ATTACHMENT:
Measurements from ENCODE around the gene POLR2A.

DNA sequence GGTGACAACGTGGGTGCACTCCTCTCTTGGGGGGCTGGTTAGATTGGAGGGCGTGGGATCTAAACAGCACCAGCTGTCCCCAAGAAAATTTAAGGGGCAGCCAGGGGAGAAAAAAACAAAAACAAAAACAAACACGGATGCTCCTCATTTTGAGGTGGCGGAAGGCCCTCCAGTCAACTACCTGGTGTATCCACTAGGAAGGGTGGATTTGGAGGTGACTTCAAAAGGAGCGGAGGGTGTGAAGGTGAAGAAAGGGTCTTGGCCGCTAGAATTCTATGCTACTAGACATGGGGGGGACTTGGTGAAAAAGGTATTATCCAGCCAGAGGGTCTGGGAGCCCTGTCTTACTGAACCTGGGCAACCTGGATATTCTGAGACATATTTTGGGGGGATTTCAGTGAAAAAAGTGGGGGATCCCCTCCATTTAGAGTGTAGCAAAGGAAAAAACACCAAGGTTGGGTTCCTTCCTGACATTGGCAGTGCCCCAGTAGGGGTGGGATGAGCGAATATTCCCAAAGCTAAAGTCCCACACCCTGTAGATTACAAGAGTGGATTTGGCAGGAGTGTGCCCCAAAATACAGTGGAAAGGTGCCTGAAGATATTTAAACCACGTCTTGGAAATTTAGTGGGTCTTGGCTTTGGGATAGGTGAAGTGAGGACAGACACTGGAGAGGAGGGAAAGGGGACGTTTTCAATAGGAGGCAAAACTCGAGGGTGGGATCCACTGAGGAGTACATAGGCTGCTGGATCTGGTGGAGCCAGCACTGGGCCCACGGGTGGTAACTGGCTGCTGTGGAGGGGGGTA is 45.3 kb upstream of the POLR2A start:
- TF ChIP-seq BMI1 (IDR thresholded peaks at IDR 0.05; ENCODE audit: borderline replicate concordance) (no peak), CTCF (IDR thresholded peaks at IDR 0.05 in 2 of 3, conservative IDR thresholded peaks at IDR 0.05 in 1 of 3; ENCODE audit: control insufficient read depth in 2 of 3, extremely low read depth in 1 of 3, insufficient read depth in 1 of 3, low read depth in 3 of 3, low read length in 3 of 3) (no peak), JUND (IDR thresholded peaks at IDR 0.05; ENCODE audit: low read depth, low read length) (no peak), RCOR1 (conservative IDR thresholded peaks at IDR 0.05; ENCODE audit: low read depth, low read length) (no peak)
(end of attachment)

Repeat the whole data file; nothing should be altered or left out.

Measurements from ENCODE around the gene POLR2A.

DNA sequence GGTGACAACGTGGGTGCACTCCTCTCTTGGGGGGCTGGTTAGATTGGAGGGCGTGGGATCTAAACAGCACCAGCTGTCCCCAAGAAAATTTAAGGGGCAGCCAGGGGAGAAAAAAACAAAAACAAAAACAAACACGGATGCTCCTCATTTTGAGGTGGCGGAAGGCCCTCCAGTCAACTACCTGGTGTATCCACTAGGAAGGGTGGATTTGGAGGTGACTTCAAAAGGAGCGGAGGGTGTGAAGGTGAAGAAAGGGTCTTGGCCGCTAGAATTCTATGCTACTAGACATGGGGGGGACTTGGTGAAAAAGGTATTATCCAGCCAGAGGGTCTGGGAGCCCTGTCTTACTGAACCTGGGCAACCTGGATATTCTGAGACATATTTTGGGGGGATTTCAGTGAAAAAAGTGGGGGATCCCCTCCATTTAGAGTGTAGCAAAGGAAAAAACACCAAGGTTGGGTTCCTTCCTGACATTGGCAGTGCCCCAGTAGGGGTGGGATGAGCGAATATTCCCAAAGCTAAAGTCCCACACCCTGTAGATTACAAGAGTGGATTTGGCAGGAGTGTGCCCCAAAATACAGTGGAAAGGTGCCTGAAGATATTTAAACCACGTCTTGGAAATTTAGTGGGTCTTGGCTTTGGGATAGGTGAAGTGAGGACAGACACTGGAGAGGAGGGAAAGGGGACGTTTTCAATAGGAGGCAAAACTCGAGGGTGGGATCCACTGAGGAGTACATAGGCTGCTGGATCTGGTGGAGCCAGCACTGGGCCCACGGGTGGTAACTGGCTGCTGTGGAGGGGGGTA is 45.3 kb upstream of the POLR2A start:
- TF ChIP-seq BMI1 (IDR thresholded peaks at IDR 0.05; ENCODE audit: borderline replicate concordance) (no peak), CTCF (IDR thresholded peaks at IDR 0.05 in 2 of 3, conservative IDR thresholded peaks at IDR 0.05 in 1 of 3; ENCODE audit: control insufficient read depth in 2 of 3, extremely low read depth in 1 of 3, insufficient read depth in 1 of 3, low read depth in 3 of 3, low read length in 3 of 3) (no peak), JUND (IDR thresholded peaks at IDR 0.05; ENCODE audit: low read depth, low read length) (no peak), RCOR1 (conservative IDR thresholded peaks at IDR 0.05; ENCODE audit: low read depth, low read length) (no peak)